Pension trustees urged to prioritise members if investment regulations loosen

Allowing pension schemes to invest in higher long-term productive investments is a “worthwhile aim” but should not distract trustees from acting in members’ best interests, Aegon has warned.

The provider was responding to comments from Bank of England (BOE) governor, Andrew Bailey, who has backed the idea of loosening regulations on pension schemes investment choices to allow them to invest in illiquid assets as part of efforts to accelerate the pace of the nation’s economic recovery.

Aegon pensions director, Steven Cameron, commented: “The BOE is joining the government in looking at how to remove barriers or offer ‘encouragement’ so that pension schemes invest more in illiquid investments. This is a worthwhile aim, but it mustn’t take priority over the trustees’ key duty to act in the best interest of members.

“It’s only the largest pension schemes which are likely to see such investments as viable and this is one reason why the government is separately looking to drive scheme consolidation so there are fewer, but larger defined contribution pension schemes.”

He pointed out that defined contribution schemes needed to be able to allow members to view their pot’s value, switch between funds, transfer to other schemes and draw benefits at short-term notice, adding that “pension rules don’t permit the scheme to defer paying out, which does create issues if part of a member’s entitlement is invested in illiquid investments”.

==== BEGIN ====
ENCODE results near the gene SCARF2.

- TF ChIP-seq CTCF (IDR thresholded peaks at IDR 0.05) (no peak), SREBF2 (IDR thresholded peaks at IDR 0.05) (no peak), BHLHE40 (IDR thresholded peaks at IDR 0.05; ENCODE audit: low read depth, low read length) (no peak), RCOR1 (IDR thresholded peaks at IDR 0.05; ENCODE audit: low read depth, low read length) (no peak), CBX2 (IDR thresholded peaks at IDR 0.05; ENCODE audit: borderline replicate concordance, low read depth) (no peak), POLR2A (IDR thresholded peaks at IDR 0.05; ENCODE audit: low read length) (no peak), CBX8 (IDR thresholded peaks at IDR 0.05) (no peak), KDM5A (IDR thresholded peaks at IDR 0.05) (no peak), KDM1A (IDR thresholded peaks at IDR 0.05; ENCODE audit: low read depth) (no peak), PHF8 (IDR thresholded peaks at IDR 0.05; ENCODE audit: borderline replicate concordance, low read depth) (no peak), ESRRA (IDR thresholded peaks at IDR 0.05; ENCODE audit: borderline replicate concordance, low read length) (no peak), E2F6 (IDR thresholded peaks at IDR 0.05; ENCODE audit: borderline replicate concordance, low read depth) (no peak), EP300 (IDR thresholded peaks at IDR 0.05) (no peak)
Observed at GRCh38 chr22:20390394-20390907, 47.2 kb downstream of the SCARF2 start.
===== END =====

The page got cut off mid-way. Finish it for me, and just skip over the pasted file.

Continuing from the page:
Cameron noted: “Separately the Financial Conduct Authority has been consulting on introducing mandatory notice periods to property funds to avoid these having to hold large holdings in liquid assets to protect against a spike in encashments.

“Unfortunately, this would exacerbate issues for defined contribution pension schemes and rather than leading to a greater investment in illiquid assets, could actually reduce their willingness to invest in them.”

Speaking more generally, Cameron stated that it was “good to see the government recognise the important role pension schemes and their investments play in supporting the UK economy and its recovery from the pandemic crisis”, commenting that it was a change from “the focus in parts of government often being on how to reduce the tax relief pension savers receive”.

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